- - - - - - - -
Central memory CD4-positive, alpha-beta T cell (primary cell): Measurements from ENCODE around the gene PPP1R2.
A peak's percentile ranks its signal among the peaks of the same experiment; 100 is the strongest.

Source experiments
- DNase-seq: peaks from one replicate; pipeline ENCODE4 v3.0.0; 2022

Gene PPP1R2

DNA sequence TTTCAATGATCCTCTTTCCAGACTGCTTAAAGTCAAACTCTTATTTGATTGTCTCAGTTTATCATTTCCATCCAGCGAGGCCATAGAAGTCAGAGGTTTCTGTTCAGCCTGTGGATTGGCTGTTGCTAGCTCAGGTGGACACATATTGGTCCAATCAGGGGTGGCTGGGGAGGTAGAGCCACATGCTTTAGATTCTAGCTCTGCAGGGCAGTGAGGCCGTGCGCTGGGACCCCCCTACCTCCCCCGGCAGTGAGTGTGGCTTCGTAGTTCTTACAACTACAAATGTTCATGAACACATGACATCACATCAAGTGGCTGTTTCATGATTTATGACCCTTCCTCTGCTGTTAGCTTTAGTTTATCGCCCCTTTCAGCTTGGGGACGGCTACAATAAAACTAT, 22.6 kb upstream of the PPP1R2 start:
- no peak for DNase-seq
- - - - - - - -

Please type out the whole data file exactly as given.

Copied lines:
Central memory CD4-positive, alpha-beta T cell (primary cell): Measurements from ENCODE around the gene PPP1R2.
A peak's percentile ranks its signal among the peaks of the same experiment; 100 is the strongest.

Source experiments
- DNase-seq: peaks from one replicate; pipeline ENCODE4 v3.0.0; 2022

Gene PPP1R2

DNA sequence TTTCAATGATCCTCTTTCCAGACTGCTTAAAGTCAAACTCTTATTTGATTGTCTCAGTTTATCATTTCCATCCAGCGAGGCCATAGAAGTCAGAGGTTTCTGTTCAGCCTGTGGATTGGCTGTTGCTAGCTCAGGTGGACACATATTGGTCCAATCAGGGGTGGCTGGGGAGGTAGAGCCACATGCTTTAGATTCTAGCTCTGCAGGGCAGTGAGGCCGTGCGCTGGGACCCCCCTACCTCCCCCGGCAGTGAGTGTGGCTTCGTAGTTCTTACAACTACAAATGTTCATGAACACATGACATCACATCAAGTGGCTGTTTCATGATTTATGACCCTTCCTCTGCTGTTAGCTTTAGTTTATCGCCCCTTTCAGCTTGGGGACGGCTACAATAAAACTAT, 22.6 kb upstream of the PPP1R2 start:
- no peak for DNase-seq